No one accepts the imposition of unjust regulations. But to reject regulation because regulation can be, or has been unjust is like rejecting music because it’s sometimes performed badly. Yet libertarians reject regulation in principle, as if it’s an impediment to freedom. Never mind our own history, when regulations were originally needed and imposed to correct the excesses of libertarian economy. Just look at China today, where, ironically, an economy liberated from regulation is thriving within a totalitarian political system, and driving their country into unbearable filth and hazard – while creating fabulous wealth for a few amid desperate poverty for the masses.

There’s a saying that no one is free unless everyone is free. The subtle truth in the saying derives from the importance of an over-arching, balanced, reciprocal relationship between individuals and society. No healthy person enjoys playing a rigged game. Even those who seem to benefit from breaking the rules or from using unjust rules to their advantage are compelled to occupy themselves with conspiracy, threats, or violence, and with delusions of self-justification. There may be liberty and privilege for the few in a rigged game or a tyrannical system, but it’s actually un-freedom even for those who are privileged – forced by their privilege to be constantly guarding against being deprived – no less than it’s un-freedom for those who suffer the privileged. Freedom is loving and being loved, being valued by others and valuing others, giving strength to others, receiving strength from others. When liberty rides unrestrained past the homeless, the excluded, the cheated, then the core feeling for society, for the <i>We</i>, for freedom, is dumbed down and numbed up.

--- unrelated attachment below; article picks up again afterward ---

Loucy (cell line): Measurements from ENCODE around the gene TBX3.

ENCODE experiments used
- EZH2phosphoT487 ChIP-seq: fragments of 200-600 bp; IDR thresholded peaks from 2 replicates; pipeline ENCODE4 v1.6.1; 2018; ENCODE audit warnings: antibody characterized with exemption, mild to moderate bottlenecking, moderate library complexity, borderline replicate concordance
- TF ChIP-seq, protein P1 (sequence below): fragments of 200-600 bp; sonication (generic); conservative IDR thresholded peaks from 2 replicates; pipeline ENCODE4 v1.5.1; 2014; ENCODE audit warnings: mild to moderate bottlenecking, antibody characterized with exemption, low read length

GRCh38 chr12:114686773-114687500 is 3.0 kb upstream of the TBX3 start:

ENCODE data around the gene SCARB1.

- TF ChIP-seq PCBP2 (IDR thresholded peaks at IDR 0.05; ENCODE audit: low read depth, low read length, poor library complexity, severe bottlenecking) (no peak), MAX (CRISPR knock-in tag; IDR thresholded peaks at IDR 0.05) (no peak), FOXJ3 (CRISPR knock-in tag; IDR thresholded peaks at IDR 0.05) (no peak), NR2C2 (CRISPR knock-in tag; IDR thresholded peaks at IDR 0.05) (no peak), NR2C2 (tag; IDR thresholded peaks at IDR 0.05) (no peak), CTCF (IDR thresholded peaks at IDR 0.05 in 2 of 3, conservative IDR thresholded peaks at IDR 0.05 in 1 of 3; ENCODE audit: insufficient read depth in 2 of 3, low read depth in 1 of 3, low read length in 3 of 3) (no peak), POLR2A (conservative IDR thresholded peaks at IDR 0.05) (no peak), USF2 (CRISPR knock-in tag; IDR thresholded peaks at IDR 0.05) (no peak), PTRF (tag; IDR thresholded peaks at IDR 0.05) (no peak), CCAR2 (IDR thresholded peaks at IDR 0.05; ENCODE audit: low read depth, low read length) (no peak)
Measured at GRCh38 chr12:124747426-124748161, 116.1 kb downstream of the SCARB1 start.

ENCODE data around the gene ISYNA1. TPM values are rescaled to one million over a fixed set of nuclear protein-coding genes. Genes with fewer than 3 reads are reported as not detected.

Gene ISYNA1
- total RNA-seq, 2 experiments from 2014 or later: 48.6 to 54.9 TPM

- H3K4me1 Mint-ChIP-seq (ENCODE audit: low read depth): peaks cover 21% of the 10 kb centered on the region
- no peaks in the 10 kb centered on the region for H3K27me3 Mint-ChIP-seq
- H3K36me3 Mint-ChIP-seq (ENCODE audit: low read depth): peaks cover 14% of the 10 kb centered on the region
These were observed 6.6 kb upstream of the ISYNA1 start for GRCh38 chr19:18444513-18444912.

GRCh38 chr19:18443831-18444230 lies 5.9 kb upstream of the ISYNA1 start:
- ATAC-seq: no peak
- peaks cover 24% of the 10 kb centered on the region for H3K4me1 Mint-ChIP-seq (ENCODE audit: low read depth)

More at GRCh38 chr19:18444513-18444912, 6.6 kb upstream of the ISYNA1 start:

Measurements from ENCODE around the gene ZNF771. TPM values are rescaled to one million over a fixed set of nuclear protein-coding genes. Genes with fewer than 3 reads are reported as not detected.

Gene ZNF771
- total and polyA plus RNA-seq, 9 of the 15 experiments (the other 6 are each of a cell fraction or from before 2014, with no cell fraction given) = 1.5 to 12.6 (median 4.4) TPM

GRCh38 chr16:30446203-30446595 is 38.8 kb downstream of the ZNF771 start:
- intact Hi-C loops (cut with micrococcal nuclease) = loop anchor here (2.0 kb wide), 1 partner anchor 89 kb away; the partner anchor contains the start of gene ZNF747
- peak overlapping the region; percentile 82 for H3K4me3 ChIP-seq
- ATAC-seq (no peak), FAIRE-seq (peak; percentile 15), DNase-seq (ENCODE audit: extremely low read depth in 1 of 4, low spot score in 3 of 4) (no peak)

Freedom is based on the willing participation in a just and expansive system, a system that participants recognize as their own objective expression. To the extent that a society is unjust, even if the injustice is done to some other race, or gender, or class, it muddies the cultural pool, and detracts from everyone’s free, willing and gratifying participation. In a society built on theft and lies, push-and-shove, on taking liberty, then and there honesty and dedication are reduced to a wistful creed.

Freedom is concerted self-actualization, a goal and achievement difficult to envision until it’s actually pursued and first dimly glimpsed. Compared to freedom, liberty as a guiding principle is a simple game of keep-away where the libertarian has to keep running, ultimately to discover, if only too late, that it offers nowhere worth going.

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A former visitant of UC Santa Cruz, former union boilermaker, ex-Marine, Vietnam vet, anti-war activist, dilettante in science with an earth-shaking theory on the nature of light (which no one will consider), philosopher in the tradition of (more...)